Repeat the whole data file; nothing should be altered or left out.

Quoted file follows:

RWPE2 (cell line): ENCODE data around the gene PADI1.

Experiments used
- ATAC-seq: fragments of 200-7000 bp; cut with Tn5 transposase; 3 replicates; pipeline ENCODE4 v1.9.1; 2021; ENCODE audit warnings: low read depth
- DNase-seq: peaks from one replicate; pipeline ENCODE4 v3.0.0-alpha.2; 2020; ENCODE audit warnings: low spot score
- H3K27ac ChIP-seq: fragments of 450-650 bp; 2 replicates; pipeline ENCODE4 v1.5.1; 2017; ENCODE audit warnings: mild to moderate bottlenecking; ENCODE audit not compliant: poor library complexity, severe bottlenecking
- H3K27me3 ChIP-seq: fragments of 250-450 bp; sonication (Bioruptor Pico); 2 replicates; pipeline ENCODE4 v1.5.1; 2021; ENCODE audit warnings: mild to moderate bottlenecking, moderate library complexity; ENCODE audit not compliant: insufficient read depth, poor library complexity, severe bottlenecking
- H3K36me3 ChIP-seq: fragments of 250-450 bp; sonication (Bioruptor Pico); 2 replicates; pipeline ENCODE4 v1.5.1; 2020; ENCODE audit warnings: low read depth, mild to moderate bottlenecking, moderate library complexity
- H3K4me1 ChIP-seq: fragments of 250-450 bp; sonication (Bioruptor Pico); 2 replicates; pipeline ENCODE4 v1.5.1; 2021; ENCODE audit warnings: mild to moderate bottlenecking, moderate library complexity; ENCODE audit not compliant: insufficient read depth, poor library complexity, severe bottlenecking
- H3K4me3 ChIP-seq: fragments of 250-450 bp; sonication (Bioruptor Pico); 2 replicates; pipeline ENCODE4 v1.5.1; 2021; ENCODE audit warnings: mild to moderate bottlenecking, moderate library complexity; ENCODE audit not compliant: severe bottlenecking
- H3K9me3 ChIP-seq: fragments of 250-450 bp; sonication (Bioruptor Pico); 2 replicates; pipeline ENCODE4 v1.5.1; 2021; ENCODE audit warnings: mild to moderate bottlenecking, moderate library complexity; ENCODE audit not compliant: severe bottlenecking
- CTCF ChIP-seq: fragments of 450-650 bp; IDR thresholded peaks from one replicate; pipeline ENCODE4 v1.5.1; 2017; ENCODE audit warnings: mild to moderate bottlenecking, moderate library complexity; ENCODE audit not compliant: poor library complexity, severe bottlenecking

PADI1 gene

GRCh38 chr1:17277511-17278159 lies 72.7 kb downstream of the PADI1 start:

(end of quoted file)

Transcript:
RWPE2 (cell line): ENCODE data around the gene PADI1.

Experiments used
- ATAC-seq: fragments of 200-7000 bp; cut with Tn5 transposase; 3 replicates; pipeline ENCODE4 v1.9.1; 2021; ENCODE audit warnings: low read depth
- DNase-seq: peaks from one replicate; pipeline ENCODE4 v3.0.0-alpha.2; 2020; ENCODE audit warnings: low spot score
- H3K27ac ChIP-seq: fragments of 450-650 bp; 2 replicates; pipeline ENCODE4 v1.5.1; 2017; ENCODE audit warnings: mild to moderate bottlenecking; ENCODE audit not compliant: poor library complexity, severe bottlenecking
- H3K27me3 ChIP-seq: fragments of 250-450 bp; sonication (Bioruptor Pico); 2 replicates; pipeline ENCODE4 v1.5.1; 2021; ENCODE audit warnings: mild to moderate bottlenecking, moderate library complexity; ENCODE audit not compliant: insufficient read depth, poor library complexity, severe bottlenecking
- H3K36me3 ChIP-seq: fragments of 250-450 bp; sonication (Bioruptor Pico); 2 replicates; pipeline ENCODE4 v1.5.1; 2020; ENCODE audit warnings: low read depth, mild to moderate bottlenecking, moderate library complexity
- H3K4me1 ChIP-seq: fragments of 250-450 bp; sonication (Bioruptor Pico); 2 replicates; pipeline ENCODE4 v1.5.1; 2021; ENCODE audit warnings: mild to moderate bottlenecking, moderate library complexity; ENCODE audit not compliant: insufficient read depth, poor library complexity, severe bottlenecking
- H3K4me3 ChIP-seq: fragments of 250-450 bp; sonication (Bioruptor Pico); 2 replicates; pipeline ENCODE4 v1.5.1; 2021; ENCODE audit warnings: mild to moderate bottlenecking, moderate library complexity; ENCODE audit not compliant: severe bottlenecking
- H3K9me3 ChIP-seq: fragments of 250-450 bp; sonication (Bioruptor Pico); 2 replicates; pipeline ENCODE4 v1.5.1; 2021; ENCODE audit warnings: mild to moderate bottlenecking, moderate library complexity; ENCODE audit not compliant: severe bottlenecking
- CTCF ChIP-seq: fragments of 450-650 bp; IDR thresholded peaks from one replicate; pipeline ENCODE4 v1.5.1; 2017; ENCODE audit warnings: mild to moderate bottlenecking, moderate library complexity; ENCODE audit not compliant: poor library complexity, severe bottlenecking

PADI1 gene

GRCh38 chr1:17277511-17278159 lies 72.7 kb downstream of the PADI1 start: